According to one embodiment, between the step of heating to the maintenance temperature and the temperature maintenance step, the fraction or fractions undergo an additional concentration step, for example by ultrafiltration, so as to obtain an increase in the dry extract in the fractions.
The fractions are maintained at a maintenance temperature, from 40 to 55° C. for the whites, from 50 to 66° C. for the whole egg, with additives added such as sugar or salt before being cooled during the cooling step.
According to a second aspect, the object of the invention is a device implementing the method according to the invention. This comprises means of breaking and separating the eggs into white, yolk or whole egg fractions, means of filtering these fractions and means of cooling the filtered fractions.
The device comprises means for storing cold, typically between 0 and 4° C., such as buffer tanks.
According to a variant embodiment, the cooling means are plate exchangers, tubular exchangers or the like, distinct from the storage means.
According to another variant, the cooling means are integrated into the double jacket buffer tank storage means.
The device comprises means of pumping the fractions refrigerated by the cooling means, into homogenisation means such as a high pressure pump and/or into washing means, the homogenisation means and the washing means enabling the fractions to burst before heating to the maintenance temperature.
The device comprises means for rapid heating above 40° C., up to a temperature close to the maintenance temperature.
According to one embodiment, the heating means are plate exchangers.
The device comprises hot-storage means such as hot double jacket process tanks, means of monitoring and controlling the temperature in the process tanks for maintaining the fractions at the maintenance temperature, and slow stirring means for facilitating the degassing of the fractions in the process tanks.
The process tanks and buffer tanks have a capacity of between 1000 and 20,000 litres, and preferably between 5000 and 10,000 litres.
The device comprises means of cooling after the step of maintaining at the maintenance temperature, which allows cooling, in a loop, of the fractions in process tanks without the incorporation of air.
According to a variant, the device comprises means of concentration, for example by ultrafiltration, and means of drying the concentrated fractions.
It comprises means for the separate packaging of the fractions after the cooling step.
FIG. 1 represents a first embodiment of the method according to the invention.
The invention will be clearly understood by virtue of the accompanying drawing.
A first embodiment is now described.
The device D comprises:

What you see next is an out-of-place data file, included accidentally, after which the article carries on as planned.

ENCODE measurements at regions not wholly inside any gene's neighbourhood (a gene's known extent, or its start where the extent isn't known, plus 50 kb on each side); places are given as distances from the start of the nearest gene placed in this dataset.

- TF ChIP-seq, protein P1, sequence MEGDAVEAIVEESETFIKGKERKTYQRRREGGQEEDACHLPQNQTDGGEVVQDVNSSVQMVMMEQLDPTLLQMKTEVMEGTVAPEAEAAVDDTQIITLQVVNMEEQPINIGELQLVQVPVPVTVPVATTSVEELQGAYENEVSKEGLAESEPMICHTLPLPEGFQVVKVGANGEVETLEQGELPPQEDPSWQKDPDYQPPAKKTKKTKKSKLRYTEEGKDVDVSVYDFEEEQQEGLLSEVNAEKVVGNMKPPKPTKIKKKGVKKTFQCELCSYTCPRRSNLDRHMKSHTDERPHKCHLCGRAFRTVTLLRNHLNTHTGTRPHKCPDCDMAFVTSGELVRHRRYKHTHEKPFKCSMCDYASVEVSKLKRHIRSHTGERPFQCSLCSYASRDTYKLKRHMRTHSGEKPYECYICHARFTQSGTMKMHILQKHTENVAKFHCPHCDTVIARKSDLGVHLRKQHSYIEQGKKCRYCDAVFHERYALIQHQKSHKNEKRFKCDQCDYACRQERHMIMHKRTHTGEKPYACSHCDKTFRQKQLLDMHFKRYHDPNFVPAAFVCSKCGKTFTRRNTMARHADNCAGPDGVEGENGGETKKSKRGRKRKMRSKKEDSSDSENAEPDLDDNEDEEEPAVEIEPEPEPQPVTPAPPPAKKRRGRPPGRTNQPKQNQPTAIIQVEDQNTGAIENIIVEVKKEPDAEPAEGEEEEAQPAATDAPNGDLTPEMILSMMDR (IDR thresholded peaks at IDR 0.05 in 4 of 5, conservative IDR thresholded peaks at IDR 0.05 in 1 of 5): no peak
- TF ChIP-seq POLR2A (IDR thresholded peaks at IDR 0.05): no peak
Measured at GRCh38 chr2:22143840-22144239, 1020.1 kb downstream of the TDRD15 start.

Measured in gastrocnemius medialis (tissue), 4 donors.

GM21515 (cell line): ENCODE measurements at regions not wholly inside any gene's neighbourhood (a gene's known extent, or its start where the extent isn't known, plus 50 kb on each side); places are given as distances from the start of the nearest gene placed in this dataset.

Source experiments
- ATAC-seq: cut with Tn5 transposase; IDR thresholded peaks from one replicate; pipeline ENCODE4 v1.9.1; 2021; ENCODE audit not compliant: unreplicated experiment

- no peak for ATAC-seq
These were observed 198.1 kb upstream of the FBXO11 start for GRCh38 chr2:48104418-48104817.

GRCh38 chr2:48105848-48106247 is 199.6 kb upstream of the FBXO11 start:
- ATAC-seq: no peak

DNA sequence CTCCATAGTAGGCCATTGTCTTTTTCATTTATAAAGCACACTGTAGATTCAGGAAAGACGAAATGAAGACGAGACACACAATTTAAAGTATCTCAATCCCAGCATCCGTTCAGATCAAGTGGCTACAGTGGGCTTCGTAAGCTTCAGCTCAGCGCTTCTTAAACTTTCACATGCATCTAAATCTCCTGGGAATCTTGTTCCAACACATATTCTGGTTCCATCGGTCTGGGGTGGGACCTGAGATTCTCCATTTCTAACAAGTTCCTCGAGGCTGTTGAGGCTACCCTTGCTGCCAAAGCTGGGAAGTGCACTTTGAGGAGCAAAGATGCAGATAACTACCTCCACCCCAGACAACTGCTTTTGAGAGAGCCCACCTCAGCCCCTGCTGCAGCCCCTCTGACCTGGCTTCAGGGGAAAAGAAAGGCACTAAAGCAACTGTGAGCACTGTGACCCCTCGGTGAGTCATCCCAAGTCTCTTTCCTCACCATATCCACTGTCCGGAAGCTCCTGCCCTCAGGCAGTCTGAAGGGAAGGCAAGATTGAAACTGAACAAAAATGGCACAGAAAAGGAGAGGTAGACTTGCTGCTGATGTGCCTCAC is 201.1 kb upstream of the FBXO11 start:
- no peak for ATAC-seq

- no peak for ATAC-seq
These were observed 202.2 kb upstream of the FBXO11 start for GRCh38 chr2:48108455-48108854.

a first separation-filtration breaking module 1;
a second module 2 for cooling and storage cold;
a third module 3 for washing or homogenisation;
a fourth heating module 4;
a fifth module 5 hereinafter referred to as the process module;
a sixth cooling module 6;
a seventh packaging module 7.
The first module 1 comprises a fresh egg breaker 8, typically between 0 and 25° C., and preferably between 15 and 17° C.
The eggs are separated after breaking into a white of egg fraction 9, a egg yolk fraction 10, and a fraction 11 referred to as whole eggs, obtained by mixing the whites and yolks. In this embodiment, the method relates to the three fractions, whites, yolks and whole egg, which undergo separate processing after breaking.
The fractions 9, 10, 11 are pumped by pumping means such as positive pumps 12, 13, 14 respectively, and then filtered by filtration means such as tube filters 15, 16, 17, at least one for each fraction. The filtration diameter is, for example, around 500 microns, so as to eliminate the majority of the residual particles after breaking.
The fractions 9, 10, 11 are then routed to the second module 2.
The module comprises means 18 of cooling the fractions 9, 10, 11.
The cooling means 18 are typically plate exchangers 19, 20, 21, one per fraction. It is also possible to use tubular exchangers, for example.
The fractions 9, 10, 11 are then routed through pipes 22, 23, 24 into cold storage means such as buffer tanks 25, 26, 27 respectively, with a double jacket.
The throughput at the plate exchangers 19, 20, 21 is for example from 0 to 10,000 litres per hour at 0° C. The buffer tanks 25, 26, 27 have for example a capacity of 5000 litres or more and the temperature in the tanks is around 4° C.
According to a variant embodiment, the second module 2 comprises no cooling means 18 distinct from the buffer tanks 25, 26, 27. The fractions 9, 10, 11 are cooled directly in the buffer tanks 25, 26, 27, more slowly, for example in a few hours, to a temperature of around 4°.
The fractions 9, 10, 11 are mixed by means of stirring means 28 in the buffer tanks in order to maintain a satisfactory temperature. The period of storage in the buffer tanks 25, 26, 27 can be from a few hours to a few days, and preferably one day.
The period of cold storage is sufficiently short to limit the development of microbial flora in the buffer tanks 25, 26, 27 before the rise in temperature.
The fractions are then routed by actuating valves 29, 30, 31 and means 32 of pumping into the third module 3.
The module 3 comprises washing means 33 such as a washer of the centrifuge type and/or homogenisation means such as a high-pressure pump crushing the fractions 9, 10, 11. This washing or homogenisation is intended to clean from the fractions undesired particles remaining in the egg, and to burst the fractions 9, 10, 11 in order to obtain, for each fraction, a very liquid state for the remainder of the process.
In this embodiment, a single washer or a single high-pressure pump is necessary by virtue of the buffer tanks 25, 26, 27: the fractions 9, 10, 11 are pumped in alternation by controlling the actuation of the valves 29, 30, 31.
The washer or high pressure pump can be cleaned between the washing or homogenisation of each fraction.
According to a variant embodiment, one washer or one high pressure pump is used per fraction.
The fractions 9, 10, 11 are routed to the fourth heating module 4 after washing or homogenisation.